(Originally published in the 4/24 issue)
I jerked up from the 7-Eleven table and looked at my situation, temporarily blurred from sleeping in drool: for three frozen nights I escaped the cold, risking my life – or at the least, proper function of my extremities – and all I could think about was my hair.
Nestled under a navy University of North Carolina knit cap, my hair demanded to be scratched as if it were a puppy. A puppy with lice, I thought.
I suppressed such ideas by rationalizing that lice couldn’t survive the nightly 20 degree temperatures and, even if they had, why would they hang out in my sleeping quarters – the subway floor or a bench from the Market East Station – on the weekend of Spring Break? Have they no life?
Carrying such a false sense of comfort was better than carrying lice. I lifted my head and shoulders from the booth of the 7-Eleven, located at Liacouras Walk, and left.
Once holding $10, 77 cents was all that kept me from being broke. The only thing louder than this clanging of change was my stomach.
Perhaps another case of rationalizing, I spent about three hours transcribing notes from my recorder in “The Temple News” news room. And I would’ve stayed longer, too, if the Student Center didn’t close at 6 p.m.
Just as well, I needed to get dinner.
Since I spotted no deer or antelopes roaming south on Broad Street, I searched for alternatives, or, in other words, loose change on the street and in the payphone slots.
In the course of confusing soda-can rings for quarters, it occurred to me that these sidewalks were scoured a couple-thousand
times already. Of course, this passive activity was in lieu of begging, something I thought I never could bring myself to do. Going without food for more than 36 continuous hours changed that; I would learn to swallow my pride for dinner.In my travels, I found a quarter, bringing my total to $1.02, good enough for a trip to Checkers. The interior of the dirty fast food restaurant was graced with the sign “Ya Gotta Eat!” and an old homeless man who I had no plans on questioning, that is until I saw the clerk hand him what appeared to be a combo meal.
He said he earned it by sweeping the restaurant’s floors and Windexing its windows, all part of the chores he would perform nightly in order to get a free meal. Curious, I asked how he snagged such a deal.
“Ya gotta ask!” he said before leaving me alone to place my order.
Behind a thin film of quasi-Plexiglas, I looked at the twenty-something man behind the counter and searched for some sense of empathy. I ordered a chicken sandwich and then tried something new.
“This will be the last time I eat tonight and maybe even tomorrow,” I said, “so … .”
It may have surprised the man to see someone my age already resigned to begging, but he responded kindly.
“I got you,” he said.
With mounting anticipation similar to that of Christmas morning, I reached into the sandwich bag and pulled out a warm, cinnamon apple pie. Only the Plexiglass stopped me from hugging the man. As warm and fulfilling that moment left me, it also had a sinister quality akin to that of catching something after a day’s worth of fishing; I felt I had reeled him in just like all the homeless people had done before me.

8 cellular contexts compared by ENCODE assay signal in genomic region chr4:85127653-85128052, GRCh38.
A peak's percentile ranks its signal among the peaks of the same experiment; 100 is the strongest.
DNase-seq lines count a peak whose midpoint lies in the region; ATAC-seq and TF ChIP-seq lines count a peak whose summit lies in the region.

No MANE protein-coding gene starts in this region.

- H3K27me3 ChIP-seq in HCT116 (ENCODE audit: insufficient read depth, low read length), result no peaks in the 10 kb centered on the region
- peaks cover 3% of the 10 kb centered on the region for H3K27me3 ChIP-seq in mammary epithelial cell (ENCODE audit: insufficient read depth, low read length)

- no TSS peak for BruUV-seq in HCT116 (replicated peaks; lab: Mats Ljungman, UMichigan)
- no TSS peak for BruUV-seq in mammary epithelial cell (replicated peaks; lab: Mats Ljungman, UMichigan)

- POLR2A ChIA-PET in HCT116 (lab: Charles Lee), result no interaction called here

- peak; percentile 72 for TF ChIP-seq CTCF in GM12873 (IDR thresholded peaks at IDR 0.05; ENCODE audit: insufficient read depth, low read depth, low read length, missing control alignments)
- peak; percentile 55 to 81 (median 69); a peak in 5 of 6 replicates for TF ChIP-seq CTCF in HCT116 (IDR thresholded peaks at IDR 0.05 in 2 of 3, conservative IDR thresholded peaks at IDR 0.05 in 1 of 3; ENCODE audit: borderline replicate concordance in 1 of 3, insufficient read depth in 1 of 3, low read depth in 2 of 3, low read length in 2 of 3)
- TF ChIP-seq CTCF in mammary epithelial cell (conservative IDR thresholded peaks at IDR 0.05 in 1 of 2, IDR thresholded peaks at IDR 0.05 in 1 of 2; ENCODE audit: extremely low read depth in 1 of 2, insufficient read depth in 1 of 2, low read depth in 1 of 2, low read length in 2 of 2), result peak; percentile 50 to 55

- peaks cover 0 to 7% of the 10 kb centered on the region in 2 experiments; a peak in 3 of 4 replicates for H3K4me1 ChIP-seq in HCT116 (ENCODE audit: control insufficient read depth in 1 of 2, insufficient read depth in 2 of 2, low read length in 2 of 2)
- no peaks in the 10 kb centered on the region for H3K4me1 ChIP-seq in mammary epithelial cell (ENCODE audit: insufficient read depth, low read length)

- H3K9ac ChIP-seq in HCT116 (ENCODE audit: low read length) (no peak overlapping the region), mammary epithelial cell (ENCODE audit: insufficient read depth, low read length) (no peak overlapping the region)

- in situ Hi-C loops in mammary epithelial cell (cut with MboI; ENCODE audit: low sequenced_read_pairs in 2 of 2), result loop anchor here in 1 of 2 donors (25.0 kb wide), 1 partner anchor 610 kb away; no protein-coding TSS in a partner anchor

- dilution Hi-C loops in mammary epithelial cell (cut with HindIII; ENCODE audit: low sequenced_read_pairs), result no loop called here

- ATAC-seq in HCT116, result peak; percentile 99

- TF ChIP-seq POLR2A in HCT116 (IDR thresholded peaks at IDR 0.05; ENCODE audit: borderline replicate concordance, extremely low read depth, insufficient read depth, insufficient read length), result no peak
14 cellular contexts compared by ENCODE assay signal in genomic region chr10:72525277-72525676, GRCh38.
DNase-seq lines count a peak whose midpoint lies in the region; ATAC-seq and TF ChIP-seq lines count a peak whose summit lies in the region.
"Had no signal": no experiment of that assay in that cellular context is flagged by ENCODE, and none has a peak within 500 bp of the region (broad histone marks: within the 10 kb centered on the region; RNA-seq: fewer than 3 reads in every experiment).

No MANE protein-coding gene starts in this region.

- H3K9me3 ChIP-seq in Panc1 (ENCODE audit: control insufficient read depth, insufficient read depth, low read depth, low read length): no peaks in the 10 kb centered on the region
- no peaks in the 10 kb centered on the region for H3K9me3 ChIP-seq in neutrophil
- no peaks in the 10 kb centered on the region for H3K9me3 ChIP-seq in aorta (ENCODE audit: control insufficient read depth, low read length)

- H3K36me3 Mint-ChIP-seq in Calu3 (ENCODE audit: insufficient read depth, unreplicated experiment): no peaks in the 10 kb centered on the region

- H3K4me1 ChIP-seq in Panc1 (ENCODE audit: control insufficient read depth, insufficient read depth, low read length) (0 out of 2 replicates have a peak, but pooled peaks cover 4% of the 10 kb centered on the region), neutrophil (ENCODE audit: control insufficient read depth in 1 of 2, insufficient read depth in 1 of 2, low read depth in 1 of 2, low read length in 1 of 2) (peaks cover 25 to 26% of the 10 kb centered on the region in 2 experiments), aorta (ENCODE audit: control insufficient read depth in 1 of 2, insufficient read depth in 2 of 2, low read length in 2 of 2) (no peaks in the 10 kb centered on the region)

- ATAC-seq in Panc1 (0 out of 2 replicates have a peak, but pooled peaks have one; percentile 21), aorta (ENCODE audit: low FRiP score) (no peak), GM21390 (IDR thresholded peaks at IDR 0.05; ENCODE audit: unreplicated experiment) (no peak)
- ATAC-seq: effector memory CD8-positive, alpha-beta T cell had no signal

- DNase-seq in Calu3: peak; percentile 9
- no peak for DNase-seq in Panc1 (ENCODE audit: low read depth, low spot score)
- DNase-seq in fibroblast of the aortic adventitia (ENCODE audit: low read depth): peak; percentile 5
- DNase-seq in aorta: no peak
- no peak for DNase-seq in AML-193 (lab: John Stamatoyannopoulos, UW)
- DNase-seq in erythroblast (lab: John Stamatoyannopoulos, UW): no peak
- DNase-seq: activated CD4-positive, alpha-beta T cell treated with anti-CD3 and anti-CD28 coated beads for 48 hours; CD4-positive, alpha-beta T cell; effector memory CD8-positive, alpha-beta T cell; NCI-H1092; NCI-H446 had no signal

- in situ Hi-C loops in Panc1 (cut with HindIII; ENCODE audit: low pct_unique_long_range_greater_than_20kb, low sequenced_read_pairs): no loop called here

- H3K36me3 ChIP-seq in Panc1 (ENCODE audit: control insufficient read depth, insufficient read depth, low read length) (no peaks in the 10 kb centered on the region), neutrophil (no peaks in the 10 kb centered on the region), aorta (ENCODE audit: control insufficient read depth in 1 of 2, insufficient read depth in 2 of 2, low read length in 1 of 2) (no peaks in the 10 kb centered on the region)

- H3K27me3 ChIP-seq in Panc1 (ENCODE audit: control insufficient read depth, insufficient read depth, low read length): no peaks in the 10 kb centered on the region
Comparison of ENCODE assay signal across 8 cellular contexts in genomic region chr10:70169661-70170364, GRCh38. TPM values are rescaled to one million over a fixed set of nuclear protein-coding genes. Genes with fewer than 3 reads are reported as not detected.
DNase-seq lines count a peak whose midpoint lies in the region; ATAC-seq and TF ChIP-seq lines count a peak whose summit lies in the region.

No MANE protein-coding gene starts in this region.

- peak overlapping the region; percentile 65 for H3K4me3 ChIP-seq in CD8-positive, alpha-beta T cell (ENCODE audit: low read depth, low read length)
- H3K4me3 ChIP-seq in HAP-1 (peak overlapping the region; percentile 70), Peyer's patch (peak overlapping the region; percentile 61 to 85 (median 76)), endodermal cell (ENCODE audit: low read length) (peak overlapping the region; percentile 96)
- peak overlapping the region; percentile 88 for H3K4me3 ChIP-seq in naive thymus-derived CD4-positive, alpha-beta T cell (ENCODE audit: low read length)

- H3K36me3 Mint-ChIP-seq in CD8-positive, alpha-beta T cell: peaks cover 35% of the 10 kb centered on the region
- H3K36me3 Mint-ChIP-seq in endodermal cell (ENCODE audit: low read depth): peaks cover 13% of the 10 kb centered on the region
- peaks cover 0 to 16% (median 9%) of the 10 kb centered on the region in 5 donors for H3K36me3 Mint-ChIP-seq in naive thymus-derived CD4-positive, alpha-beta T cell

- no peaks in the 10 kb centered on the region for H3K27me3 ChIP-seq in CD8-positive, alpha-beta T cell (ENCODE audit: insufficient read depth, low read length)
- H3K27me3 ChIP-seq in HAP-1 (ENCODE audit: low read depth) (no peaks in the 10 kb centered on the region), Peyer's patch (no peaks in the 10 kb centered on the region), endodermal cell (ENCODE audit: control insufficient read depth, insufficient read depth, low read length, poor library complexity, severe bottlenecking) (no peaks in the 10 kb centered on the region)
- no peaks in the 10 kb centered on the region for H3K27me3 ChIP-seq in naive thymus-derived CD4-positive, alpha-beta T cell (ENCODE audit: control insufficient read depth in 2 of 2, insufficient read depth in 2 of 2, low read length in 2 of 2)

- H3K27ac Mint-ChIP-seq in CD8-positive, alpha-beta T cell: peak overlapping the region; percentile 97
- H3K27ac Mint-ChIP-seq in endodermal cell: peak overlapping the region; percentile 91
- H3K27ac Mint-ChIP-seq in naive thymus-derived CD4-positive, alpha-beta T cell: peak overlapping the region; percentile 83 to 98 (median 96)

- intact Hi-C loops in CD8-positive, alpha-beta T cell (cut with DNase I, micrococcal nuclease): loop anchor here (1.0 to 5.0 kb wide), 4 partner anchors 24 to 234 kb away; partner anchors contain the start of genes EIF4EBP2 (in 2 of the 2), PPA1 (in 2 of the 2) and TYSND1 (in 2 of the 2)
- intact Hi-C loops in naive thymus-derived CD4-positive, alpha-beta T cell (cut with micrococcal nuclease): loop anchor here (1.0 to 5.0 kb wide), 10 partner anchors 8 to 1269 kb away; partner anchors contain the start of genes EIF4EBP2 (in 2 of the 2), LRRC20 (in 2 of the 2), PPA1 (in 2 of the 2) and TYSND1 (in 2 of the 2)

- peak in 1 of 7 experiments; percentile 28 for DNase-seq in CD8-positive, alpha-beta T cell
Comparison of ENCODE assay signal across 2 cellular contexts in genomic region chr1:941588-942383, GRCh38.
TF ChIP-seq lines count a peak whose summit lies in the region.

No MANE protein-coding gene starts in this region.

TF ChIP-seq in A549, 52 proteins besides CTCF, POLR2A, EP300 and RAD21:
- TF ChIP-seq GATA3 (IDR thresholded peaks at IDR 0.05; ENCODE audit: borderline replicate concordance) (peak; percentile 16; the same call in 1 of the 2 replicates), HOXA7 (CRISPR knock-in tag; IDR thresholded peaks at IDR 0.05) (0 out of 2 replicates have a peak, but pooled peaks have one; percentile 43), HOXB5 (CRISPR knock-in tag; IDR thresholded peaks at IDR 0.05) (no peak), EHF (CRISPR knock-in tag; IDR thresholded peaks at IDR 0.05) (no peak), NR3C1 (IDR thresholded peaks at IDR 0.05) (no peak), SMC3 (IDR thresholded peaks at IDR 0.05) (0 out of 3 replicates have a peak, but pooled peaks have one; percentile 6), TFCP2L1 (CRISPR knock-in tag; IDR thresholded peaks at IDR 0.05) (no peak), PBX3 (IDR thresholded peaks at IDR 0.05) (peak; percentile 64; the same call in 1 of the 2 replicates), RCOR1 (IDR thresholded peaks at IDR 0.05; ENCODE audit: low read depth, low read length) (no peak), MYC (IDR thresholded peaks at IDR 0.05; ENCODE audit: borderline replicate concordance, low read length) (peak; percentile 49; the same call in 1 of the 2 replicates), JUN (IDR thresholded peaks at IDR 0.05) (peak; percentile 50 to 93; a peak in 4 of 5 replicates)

Harsh thoughts like these were only compounded by the whispering cold. I found shelter four blocks later at 1360 Ridge Ave., or specifically, Ridge Avenue Center.
I entered the building like I would any other. However, reactions such as the one offered by Rogelio Soto, 46, center coordinator of Committee to END Homelessness, now lead me to think differently.
“No. 1, you’re crazy because you’re going
to stay at Ridge Center and you’re white,” said Soto, a former resident of Cuba. “Ridge Center is not recommended to nobody. It’s really dangerous. They look at you like you are white right now and say, ‘Oh, he may have some money.’ They might even search you and beat the crap out of you for no reason, thinking that you have money. What they care?”
This coming from a guy who would collect
and bundle scraps from the garbage of the New York City subways and place it on one side of the subway tracks to distract mice from approaching the side of the tracks he slept on.
Once inside the tiled building, I was immediately frisked and told to relinquish all weapons, including my can of pepper spray. Before even being able to sign in, I had to step over two homeless “consumers,” as they were considered. Once inside the living area, I sat down in one of the 40 or so folding chairs and proceeded to act nervous. A BET showing of “Next Friday” was almost loud enough to deafen this comment, lilted a man over his or, more likely, the communal cell phone.
“It wouldn’t be the first time I killed, mother f—er.”
Fecal matter wafted throughout the room as if one of the 30 people behind me had done more than just sit in their chairs.
The base of the chairs seemed smaller than normal, especially when trying to recline in the hopes of sleeping. Of the 400 people it housed during the winter, the last would be assigned to these “sit-ups,” said Joel Ford, the shelter’s director. At 1 a.m., in the midst of a “College Hill” marathon, we were told to get up – some off the ground – and get back in line. A small, but constant flow of people filtered through the doorway even at this hour and joined the homeless line.
Since the beds were already awarded to the early birds with the most tenure, the rest of us stood and hoped to be one of the 70 assigned a cot. Otherwise, we would be sent back to the chair. For the first time in three nights, I slept recumbently, albeit on a cot and with my hands tucked within my sneakers so I wouldn’t lose them.
This magic moment didn’t last long. “Rise and shine,” a worker shouted at 5 a.m. For those few unfazed deep dreamers, a few bangs to a pot brought them back to reality.
Steve Wood can be reached at firstname.lastname@example.org.